Subscribe now to and start applying to auditions!
LA Theater Review
Bart Braverman is solid as Vincent in an unexplained turn as Sarah's confidante and housekeeper, dressed arcanely in housekeeper drag of housecoat, socks, suspenders, and headscarf. Artie (Patrick J. Rafferty) as Momma Grosberg's son—a dutifully ineffective wimp—makes his appearance after most of the shooting's over. Will there even be a wedding?
Act 2 jumps 40 years to a Holiday Inn in China, where Braverman, now believably playing a middle-aged Artie with unfortunate bathroom problems, is supporting 40-ish daughter Jennifer (an unrecognizable David) as she picks up an adoptive Chinese orphan baby. Where do these Grosbergs fit in to the picture? There are no reference points to a relationship between father and daughter with Sarah and the aforesaid Vincent. An unconnected couple (Rafferty and Cohen), are also in the hotel to pick up a Chinese baby and possibly squeeze in a quickie divorce. It shouldn't happen to a Chinese orphan!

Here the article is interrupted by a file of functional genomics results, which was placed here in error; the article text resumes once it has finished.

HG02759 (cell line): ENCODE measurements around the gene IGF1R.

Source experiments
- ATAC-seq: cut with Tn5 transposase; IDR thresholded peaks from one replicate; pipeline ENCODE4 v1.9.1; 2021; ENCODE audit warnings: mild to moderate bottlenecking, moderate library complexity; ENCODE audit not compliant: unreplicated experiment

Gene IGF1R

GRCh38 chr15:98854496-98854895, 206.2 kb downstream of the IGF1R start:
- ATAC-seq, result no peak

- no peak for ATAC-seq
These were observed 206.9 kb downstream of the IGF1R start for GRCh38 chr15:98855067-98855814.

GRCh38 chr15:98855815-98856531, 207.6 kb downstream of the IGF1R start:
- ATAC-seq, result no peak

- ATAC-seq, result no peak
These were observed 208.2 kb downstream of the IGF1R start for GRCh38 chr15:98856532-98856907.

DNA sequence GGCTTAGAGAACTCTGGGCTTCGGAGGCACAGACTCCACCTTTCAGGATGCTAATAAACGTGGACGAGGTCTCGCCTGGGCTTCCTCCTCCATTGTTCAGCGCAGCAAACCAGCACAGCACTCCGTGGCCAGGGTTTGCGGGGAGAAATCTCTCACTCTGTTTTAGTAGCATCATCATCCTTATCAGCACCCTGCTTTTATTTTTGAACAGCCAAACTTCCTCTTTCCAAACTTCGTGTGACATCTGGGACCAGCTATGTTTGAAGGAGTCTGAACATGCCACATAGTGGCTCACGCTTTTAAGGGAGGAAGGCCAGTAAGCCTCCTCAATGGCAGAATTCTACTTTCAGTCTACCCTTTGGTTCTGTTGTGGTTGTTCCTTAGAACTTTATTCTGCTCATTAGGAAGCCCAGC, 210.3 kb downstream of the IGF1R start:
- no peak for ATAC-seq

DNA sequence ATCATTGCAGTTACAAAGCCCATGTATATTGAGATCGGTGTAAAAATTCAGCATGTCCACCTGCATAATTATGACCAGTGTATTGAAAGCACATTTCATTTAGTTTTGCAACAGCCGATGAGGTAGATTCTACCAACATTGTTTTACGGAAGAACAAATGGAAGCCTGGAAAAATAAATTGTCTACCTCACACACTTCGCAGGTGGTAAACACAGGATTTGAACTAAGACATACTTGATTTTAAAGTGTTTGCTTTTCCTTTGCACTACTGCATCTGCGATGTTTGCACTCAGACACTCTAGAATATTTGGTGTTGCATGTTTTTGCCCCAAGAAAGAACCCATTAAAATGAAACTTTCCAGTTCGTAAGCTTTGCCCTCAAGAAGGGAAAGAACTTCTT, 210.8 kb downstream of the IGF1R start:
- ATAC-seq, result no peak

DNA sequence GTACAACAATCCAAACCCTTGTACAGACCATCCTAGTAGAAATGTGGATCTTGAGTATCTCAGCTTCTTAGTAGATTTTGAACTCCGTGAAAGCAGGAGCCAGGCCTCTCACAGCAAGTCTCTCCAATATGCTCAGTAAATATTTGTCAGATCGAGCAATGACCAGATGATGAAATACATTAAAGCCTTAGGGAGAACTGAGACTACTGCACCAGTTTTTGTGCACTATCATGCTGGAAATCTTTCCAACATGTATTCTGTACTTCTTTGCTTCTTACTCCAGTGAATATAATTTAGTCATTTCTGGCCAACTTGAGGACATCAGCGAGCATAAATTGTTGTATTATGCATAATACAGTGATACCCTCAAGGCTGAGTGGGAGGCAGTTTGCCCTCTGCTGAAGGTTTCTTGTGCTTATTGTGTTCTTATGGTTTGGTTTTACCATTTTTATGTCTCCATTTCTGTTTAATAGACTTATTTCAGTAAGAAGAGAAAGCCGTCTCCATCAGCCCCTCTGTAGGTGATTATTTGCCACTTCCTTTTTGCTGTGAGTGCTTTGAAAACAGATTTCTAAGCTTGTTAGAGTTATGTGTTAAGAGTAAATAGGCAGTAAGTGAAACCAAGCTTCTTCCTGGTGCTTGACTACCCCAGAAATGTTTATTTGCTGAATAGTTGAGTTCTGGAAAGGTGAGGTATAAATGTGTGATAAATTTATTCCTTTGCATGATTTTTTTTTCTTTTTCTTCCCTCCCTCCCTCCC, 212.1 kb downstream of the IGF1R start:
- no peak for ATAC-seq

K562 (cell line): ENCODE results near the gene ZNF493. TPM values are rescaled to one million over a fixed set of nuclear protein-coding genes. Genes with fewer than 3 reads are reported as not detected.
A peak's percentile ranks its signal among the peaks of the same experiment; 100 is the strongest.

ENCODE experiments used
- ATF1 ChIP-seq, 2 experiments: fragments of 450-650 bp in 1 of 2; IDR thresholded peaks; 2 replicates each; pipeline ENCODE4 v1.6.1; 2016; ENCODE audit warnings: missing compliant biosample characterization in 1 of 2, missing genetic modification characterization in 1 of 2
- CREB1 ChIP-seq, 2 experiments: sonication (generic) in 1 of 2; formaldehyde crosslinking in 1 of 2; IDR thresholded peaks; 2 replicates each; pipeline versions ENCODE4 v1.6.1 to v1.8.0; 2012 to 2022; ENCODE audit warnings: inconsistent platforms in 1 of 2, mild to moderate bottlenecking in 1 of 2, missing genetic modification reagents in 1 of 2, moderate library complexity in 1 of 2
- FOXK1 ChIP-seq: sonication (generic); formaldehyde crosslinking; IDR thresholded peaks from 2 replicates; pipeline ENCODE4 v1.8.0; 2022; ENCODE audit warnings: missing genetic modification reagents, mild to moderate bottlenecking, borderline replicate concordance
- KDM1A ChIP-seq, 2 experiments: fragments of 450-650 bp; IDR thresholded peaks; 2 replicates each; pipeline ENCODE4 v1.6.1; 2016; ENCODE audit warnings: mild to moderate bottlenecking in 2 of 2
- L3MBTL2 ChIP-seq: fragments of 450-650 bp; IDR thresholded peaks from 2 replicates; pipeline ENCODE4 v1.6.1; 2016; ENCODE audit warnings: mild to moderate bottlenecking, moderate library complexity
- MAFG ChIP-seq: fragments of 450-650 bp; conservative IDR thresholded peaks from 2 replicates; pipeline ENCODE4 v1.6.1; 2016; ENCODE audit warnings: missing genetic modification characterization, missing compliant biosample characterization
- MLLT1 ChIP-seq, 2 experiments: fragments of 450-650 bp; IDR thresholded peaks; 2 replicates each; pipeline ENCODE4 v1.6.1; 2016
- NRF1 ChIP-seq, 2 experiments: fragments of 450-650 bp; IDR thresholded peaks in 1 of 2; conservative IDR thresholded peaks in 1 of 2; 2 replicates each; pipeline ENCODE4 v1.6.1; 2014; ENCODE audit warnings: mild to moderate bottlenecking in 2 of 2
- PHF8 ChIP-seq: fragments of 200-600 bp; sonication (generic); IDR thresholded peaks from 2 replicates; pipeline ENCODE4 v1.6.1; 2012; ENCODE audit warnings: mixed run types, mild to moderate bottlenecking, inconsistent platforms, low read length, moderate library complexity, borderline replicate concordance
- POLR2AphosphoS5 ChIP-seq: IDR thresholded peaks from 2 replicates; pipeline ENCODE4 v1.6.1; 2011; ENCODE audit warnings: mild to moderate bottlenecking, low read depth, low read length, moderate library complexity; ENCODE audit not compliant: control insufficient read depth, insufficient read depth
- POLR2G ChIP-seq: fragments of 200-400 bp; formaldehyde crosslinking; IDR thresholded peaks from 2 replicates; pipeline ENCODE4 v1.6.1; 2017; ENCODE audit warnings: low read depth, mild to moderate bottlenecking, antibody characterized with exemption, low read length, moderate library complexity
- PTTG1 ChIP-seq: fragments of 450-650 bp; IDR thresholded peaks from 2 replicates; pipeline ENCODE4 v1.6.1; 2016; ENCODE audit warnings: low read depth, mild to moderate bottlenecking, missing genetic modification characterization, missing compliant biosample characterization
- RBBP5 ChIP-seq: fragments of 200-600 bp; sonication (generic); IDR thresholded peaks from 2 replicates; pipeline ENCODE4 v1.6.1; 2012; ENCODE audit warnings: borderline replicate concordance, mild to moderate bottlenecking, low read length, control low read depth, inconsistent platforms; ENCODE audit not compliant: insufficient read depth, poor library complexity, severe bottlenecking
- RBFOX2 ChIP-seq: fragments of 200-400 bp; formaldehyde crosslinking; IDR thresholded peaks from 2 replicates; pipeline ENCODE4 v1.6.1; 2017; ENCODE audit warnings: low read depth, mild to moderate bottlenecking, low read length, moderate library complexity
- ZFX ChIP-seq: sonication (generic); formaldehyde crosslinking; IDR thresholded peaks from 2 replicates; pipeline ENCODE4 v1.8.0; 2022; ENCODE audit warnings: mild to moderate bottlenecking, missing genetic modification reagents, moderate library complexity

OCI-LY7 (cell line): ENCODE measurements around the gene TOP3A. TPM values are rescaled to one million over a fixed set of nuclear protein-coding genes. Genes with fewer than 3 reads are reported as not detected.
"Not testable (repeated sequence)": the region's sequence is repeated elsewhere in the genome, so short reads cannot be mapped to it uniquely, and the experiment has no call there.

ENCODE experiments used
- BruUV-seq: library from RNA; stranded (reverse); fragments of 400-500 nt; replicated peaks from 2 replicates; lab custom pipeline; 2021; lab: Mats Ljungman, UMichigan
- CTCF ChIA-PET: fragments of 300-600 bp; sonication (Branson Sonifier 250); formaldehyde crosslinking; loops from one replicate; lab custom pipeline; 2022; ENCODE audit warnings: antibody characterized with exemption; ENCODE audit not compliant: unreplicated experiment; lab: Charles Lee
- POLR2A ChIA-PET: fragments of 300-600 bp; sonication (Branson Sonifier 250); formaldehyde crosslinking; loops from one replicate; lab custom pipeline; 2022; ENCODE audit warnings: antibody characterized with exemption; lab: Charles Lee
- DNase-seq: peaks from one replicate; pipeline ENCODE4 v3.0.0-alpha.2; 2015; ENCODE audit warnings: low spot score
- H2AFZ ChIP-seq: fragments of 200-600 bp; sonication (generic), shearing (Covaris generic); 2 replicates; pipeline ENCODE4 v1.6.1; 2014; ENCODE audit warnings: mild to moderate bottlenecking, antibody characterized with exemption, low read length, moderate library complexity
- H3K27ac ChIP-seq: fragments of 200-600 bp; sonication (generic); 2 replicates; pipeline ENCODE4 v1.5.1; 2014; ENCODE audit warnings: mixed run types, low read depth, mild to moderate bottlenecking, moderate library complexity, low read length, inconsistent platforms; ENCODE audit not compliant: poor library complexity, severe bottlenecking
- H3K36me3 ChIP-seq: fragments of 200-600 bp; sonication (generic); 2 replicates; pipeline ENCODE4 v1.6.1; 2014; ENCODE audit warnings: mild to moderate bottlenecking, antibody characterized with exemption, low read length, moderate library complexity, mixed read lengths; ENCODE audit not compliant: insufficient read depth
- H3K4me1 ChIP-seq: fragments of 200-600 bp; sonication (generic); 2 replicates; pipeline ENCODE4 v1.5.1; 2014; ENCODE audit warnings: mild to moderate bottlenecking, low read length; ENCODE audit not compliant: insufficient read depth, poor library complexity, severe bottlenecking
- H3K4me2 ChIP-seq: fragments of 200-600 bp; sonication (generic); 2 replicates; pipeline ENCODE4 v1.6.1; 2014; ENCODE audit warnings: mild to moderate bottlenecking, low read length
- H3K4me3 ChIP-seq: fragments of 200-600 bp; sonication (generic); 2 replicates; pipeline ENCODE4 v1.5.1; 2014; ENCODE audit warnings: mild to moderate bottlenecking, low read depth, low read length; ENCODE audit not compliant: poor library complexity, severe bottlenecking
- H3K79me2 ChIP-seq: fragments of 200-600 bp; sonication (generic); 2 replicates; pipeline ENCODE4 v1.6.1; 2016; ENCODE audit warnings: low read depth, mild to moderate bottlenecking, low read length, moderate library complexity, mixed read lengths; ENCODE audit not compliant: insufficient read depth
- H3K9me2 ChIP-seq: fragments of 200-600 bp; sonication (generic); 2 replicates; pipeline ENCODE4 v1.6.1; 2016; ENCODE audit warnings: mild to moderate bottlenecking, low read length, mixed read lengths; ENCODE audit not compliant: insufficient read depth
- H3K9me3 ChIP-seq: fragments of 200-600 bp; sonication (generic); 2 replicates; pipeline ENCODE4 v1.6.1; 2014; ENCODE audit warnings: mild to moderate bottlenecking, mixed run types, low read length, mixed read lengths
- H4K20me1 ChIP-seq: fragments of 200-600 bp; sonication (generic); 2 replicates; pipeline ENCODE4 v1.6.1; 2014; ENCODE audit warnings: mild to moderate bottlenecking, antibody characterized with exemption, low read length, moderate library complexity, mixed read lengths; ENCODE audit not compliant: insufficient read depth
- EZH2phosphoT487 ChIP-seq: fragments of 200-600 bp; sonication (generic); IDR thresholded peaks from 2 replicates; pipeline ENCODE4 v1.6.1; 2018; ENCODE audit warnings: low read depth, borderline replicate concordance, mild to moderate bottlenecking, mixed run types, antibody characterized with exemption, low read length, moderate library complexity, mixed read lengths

The about-to-be-adopted baby, who may be critically damaged, is a questionable replacement for the defunct mother-in-law—the great-granddaughter Sarah never saw.
The 40-year gap in the play's timeline reduces interest in the future of the adopted baby and the then and the now of the situation. Fair to middling performances all around make this mildly interesting and more than a bit confusing. Howard Teichman directs. He deserves better material.
Presented by the West Coast Jewish Theatre at the Pico Playhouse, 10508 W. Pico Blvd., L.A. May 7–June 27. Thu.–Sat., 8 p.m.; Sun., 2 p.m. (323) 821-2449. www.wcjt.org.
What did you think of this story?
Leave a Facebook Comment: